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Mural of the cacao women vendors in ancient "Mesoamerica" by Diego Rivera

Featured Article

Chocolate Runs Through My Veins

Local Novelist Connie Spenuzza Pens Insightful History of Women and Chocolate

Women and chocolate just seem to go together. That might explain why studies show women have a stronger craving for chocolate than men and a different chemical reaction in the brain upon its consumption. But beyond this traditional Valentine’s Day offering, there is a rich international history of the worlds of women and cocoa.

Chocolate Runs Through My Veins is a riveting historical investigation by Dana Point author Connie Spenuzza that outlines the revelatory feminist history covering the agriculture, preparation, and worldwide trade of chocolate.

An international award-winning author of historical fiction novels and children’s bilingual fables, Spenuzza’s Chocolate Runs Through My Veins is a factual collection of intriguing stories sharing how cocoa came to dominate the global trade and cultures, all with the help of women.

The first-known portrayal of chocolate in art - a woman serving a chocolate drink in a Mayan vase, dated to 750 CE is the starting point that takes the reader through to the contemporary boxes of chocolate - an idea conceived by a woman and popularized by Valentine’s Day.

Driven by subjects rather than chronology, the book conveys the scope of chocolate’s thousand-year influence highlighting examples of women throughout history preparing, serving, or otherwise using chocolate.

Each topical chapter covers information related to cocoa’s rise in prominence including slavery, Spain’s colonization of South America, and modern marketing campaigns geared toward women. Highlighting relationships between prominent figures in the story of chocolate, it also examines how chocolate influences women’s social roles.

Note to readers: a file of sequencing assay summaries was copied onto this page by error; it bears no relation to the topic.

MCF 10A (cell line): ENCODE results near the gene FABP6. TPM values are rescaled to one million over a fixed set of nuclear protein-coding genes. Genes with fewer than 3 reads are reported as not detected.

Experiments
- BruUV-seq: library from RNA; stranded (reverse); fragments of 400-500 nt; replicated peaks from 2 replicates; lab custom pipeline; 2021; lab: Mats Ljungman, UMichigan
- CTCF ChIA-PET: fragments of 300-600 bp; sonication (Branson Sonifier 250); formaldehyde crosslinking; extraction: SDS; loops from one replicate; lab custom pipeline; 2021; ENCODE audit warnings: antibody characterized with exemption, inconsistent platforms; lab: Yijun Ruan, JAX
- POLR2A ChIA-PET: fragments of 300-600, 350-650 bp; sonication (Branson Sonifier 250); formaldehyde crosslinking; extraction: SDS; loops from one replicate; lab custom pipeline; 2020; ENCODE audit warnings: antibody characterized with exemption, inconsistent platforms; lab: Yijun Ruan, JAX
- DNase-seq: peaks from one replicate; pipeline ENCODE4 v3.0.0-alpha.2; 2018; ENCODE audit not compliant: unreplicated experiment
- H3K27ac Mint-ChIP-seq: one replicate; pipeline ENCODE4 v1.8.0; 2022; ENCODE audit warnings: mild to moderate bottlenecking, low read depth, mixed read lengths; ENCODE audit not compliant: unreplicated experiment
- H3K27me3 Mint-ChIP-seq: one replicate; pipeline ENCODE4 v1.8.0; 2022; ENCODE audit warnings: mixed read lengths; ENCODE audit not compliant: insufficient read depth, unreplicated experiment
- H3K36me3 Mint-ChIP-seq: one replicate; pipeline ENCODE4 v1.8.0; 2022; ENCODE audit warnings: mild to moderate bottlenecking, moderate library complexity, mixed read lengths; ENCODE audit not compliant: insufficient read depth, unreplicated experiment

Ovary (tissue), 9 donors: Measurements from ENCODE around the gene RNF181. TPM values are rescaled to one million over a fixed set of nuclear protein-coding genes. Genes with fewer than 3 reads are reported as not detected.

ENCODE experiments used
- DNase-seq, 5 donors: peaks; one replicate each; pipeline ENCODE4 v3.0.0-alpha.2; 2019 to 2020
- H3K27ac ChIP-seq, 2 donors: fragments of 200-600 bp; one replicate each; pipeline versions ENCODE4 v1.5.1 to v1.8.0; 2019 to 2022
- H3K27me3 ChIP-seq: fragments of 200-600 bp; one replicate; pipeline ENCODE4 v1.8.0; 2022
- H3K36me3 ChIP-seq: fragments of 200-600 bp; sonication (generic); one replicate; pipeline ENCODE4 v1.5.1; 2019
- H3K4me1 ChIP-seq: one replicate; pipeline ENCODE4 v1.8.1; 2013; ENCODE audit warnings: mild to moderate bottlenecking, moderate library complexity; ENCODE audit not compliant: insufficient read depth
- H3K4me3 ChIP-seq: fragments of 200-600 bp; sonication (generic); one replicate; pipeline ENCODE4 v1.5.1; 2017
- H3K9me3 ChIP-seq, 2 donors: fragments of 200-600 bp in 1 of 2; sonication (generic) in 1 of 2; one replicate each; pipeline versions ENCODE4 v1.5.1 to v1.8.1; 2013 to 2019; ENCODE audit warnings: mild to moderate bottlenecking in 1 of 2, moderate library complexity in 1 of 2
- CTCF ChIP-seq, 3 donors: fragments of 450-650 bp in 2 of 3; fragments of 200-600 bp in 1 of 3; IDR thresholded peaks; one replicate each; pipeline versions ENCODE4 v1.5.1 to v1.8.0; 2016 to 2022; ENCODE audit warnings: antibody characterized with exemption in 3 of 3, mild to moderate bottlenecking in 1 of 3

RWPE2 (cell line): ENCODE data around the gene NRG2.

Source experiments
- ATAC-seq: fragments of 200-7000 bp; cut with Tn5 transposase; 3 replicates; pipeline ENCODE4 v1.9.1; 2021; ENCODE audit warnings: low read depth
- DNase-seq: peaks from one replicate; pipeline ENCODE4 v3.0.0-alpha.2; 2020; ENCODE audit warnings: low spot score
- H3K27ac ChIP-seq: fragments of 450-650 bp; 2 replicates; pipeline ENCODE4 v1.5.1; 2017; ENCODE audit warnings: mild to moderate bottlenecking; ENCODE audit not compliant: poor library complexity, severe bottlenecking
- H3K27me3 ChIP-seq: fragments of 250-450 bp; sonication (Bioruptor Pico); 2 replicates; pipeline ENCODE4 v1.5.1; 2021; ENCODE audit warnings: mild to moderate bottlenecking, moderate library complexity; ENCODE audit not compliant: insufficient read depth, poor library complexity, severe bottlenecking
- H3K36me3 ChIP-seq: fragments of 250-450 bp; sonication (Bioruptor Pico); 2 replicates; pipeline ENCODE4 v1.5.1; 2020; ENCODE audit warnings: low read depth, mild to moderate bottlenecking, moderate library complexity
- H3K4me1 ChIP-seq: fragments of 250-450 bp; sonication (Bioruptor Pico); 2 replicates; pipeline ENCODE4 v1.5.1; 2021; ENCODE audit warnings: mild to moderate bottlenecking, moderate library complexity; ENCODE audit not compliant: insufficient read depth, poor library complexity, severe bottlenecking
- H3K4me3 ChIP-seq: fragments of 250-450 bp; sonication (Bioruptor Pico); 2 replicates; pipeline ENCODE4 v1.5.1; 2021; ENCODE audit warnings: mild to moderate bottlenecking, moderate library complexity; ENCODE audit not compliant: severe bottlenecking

Spenuzza injects personal stories on occasion and references her upbringing in an Ecuadorian convent and travels in adulthood. Images of historical figures, illustrations of the stages of cocoa production, and depictions of Indigenous South Americans add visual angles.

Connie was born in Ecuador and raised in California and France.  She received her graduate degree from the University of Southern California, speaks four languages, and has traveled to 127 countries. All proceeds from the sale of her books benefit the fight against human trafficking. 

In keeping with the Valentine’s Day association with chocolate, the book launch is set for February 14, 2022, and will be available on or any major online bookseller. For more information, visit

“Under the sweltry canopy of the most fragrant golden seeds of cacao, I tasted the pleasure––and understood the tragic and fortunate paradox that has always been chocolate.”

  • Connie Spenuzza
  • Engraving by: Maria Sibylla Merian (Born 1647 Frankfurt – Died 1717 Amsterdam), Naturalist Illustrator, Published Metamorphosis insectorum Surinamensium in 1705
  • Photograph of the Italian chocolatier Luisa Spagnoli for her famous Baci chocolates from Perugia, Italy
  • Mural of the cacao women vendors in ancient "Mesoamerica" by Diego Rivera